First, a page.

by James D. Oord & Michael R. Kearney
- Quick! Name some comforting psalms. If I was a betting man, I’d put my money on Psalms 23 and 103 as the first to come to your mind.
- Quick! Name some sources of Christian comfort. Let me guess: God’s love, faithfulness, and providence; the doctrines of divine election, the covenant, and the preservation of the saints; the promises of the Gospel.
Did anyone think of Psalm 58 as a comforting psalm? Did anyone list God’s judgment as a source of Christian comfort?
Probably not. If someone were to say, “A great source of comfort to me is the knowledge that my enemies will dissolve into slime like a dying snail,” I would be greatly shocked and probably consider finding some new friends.
But, that is what David says in Psalm 58. The snail bit is found in the eighth verse.
We’ve mentioned Psalm 58 before and we’ve talked about the Christian’s proper use of imprecatory psalms (psalms that call down curses on the singer’s enemies) when we shared some thoughts from puritan pastor William Gurnall (read that post HERE).
But seriously, is there really a place for the reading and singing of Psalm 58 in the Christian life and worship?
I suppose the first answer to that question would be: praise God that you don’t have more occasion to sing this psalm! If you don’t initially relate to the sentiment of Psalm 58, that means that you live a relatively easy life, in a country with a tolerant and permissive government.
But there are many places in the world and many times in history where such was not the case. The church has faced and will continue to face times of intense persecution. There have been and there will continue to be times of great injustice. And it is in those times that Psalm 58 is indeed a source of comfort.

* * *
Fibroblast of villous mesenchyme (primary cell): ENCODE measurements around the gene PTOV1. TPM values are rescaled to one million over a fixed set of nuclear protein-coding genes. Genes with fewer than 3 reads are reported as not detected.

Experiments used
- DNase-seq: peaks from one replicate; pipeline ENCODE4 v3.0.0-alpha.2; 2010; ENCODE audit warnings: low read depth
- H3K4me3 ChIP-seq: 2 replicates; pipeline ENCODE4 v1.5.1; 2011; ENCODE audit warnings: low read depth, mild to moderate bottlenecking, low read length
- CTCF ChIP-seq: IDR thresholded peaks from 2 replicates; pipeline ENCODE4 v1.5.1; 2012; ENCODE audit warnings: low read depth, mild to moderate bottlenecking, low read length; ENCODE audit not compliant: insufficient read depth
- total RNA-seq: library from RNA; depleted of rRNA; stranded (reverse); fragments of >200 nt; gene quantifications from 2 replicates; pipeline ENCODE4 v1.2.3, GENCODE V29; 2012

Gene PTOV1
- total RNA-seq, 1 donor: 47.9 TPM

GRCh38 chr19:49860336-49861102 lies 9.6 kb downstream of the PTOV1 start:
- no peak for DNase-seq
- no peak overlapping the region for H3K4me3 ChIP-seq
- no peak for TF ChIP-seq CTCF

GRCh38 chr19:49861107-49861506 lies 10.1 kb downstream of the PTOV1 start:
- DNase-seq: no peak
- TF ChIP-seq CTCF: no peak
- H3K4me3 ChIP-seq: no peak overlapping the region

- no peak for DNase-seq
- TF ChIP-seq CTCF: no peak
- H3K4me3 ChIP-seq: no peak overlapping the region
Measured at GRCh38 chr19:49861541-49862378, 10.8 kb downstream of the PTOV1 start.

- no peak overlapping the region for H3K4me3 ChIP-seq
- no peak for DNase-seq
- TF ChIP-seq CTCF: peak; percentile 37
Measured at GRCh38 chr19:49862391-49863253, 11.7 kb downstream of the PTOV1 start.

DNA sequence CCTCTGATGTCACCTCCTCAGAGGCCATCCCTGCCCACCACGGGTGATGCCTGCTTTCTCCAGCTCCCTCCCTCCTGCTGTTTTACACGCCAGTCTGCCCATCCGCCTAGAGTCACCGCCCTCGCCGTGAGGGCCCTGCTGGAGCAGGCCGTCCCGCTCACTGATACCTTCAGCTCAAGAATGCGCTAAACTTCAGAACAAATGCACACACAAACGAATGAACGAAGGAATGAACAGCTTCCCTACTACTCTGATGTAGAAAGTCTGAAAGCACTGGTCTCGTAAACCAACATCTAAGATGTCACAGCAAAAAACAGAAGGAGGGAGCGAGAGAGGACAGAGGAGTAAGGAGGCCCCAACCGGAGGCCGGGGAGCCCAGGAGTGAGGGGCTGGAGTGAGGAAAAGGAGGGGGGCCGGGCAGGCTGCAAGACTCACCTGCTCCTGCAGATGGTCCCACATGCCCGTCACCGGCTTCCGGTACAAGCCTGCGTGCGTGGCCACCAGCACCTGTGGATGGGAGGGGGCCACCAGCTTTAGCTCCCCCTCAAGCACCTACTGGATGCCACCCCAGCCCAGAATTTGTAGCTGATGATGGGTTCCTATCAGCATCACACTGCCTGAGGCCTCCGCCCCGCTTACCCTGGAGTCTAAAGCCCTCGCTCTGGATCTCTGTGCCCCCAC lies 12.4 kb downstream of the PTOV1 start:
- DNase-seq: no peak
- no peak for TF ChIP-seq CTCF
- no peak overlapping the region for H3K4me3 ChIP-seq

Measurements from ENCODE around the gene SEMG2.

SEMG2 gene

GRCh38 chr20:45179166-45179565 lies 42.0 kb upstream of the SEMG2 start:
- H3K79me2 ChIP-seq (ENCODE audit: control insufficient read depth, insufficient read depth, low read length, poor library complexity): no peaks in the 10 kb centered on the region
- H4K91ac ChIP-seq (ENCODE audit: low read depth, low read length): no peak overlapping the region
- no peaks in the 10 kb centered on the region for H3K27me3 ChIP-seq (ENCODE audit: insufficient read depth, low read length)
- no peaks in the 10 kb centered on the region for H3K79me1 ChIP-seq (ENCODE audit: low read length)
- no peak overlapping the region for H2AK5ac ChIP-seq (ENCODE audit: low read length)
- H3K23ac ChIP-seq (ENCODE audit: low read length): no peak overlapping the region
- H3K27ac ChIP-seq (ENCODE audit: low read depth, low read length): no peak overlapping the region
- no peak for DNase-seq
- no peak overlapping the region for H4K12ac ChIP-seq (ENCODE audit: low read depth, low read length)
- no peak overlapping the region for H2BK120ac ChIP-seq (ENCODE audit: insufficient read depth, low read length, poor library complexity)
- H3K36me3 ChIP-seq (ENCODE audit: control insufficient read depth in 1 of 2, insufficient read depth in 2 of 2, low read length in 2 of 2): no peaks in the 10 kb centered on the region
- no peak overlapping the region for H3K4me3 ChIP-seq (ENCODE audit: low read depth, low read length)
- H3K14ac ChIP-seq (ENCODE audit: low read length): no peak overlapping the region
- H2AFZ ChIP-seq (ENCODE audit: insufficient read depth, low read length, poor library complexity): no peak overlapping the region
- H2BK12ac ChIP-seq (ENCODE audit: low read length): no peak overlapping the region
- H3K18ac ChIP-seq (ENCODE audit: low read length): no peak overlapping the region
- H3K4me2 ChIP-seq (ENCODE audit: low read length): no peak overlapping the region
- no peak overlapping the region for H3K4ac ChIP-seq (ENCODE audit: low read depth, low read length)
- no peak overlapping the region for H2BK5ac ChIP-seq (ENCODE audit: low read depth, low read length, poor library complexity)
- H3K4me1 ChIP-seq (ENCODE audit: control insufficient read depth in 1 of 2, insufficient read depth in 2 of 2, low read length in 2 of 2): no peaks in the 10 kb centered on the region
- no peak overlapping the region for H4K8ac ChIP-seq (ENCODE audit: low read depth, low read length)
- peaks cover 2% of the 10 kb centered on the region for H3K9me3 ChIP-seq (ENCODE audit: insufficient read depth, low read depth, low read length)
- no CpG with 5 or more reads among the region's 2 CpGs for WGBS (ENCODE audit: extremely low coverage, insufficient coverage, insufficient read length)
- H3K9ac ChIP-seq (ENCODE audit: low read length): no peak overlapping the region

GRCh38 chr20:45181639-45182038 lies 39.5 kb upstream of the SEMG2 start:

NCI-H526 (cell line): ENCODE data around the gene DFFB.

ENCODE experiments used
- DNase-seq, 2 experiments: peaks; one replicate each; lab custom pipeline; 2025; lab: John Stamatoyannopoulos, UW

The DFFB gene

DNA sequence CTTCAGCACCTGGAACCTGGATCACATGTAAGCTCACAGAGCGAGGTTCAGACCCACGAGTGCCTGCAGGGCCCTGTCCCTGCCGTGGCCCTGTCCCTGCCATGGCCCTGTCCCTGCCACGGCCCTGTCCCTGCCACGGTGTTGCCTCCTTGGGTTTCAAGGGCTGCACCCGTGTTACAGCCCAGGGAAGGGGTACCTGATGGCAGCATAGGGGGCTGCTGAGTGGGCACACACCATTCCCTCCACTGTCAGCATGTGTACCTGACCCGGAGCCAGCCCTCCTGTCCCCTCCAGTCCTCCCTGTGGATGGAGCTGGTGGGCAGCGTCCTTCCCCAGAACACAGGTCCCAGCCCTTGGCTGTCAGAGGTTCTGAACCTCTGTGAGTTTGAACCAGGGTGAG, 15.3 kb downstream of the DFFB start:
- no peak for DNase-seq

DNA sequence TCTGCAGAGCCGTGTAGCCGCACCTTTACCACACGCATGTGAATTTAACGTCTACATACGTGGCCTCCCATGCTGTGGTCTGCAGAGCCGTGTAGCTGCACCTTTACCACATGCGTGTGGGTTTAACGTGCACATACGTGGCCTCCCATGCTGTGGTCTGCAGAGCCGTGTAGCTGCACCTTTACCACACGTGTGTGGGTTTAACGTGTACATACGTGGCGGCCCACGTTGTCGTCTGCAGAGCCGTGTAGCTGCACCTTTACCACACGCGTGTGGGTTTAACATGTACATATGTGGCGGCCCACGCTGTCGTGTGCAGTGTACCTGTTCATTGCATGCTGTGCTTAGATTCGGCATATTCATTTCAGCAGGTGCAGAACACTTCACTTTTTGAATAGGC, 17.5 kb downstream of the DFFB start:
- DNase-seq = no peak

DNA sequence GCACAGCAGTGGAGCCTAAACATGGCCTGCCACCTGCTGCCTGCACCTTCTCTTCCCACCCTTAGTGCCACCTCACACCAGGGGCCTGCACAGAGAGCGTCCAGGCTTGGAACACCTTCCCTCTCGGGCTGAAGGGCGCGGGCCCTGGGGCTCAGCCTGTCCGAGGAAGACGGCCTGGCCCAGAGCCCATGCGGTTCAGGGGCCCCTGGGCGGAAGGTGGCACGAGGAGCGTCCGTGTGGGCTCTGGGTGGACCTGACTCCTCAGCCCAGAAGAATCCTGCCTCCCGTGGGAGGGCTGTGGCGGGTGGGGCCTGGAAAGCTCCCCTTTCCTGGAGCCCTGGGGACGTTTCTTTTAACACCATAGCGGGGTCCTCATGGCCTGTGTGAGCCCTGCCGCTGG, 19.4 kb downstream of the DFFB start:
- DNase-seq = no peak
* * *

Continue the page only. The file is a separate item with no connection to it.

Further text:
The ESV Study Bible helpfully divides Psalm 58 into four stanzas:
- The challenge to the tyrants (verses 1-2)
- The charge against the tyrants (verses 3-5)
- The curse upon the tyrants (verses 6-9)
- The celebration when God judges the tyrants (verses 10-11)
A quick note about verse 1: as in Psalm 82, the reference to “gods” in this psalm refers to the powerful rulers of this earth. That’s why some translations and versifications might say “princes” or “judges.” So when David sarcastically asks the “gods,” “Do you indeed decree what is right… do you judge the children of man uprightly?” (verse 1), he is addressing a situation in which the mighty of the earth have established a pattern of injustice, unrighteousness, and oppression.
In verses 3-5, David accuses such rulers of belonging “to their father, the devil,” (John 8:33), ascribing to them characteristics of serpents, the very form Satan took in Genesis 3. They have such hard hearts that they are as snakes that pay no attention to a charmer (verses 4-5). They are beyond listening to reason, serving only themselves and their immoral desires.
And so David calls down the vivid curses of verses 6-9. And then he goes so far as to rejoice in their downfall, extending his celebration to the entire congregation of the righteous: “The righteous will rejoice when he sees the vengeance; he will bathe his feet in the blood of the wicked.”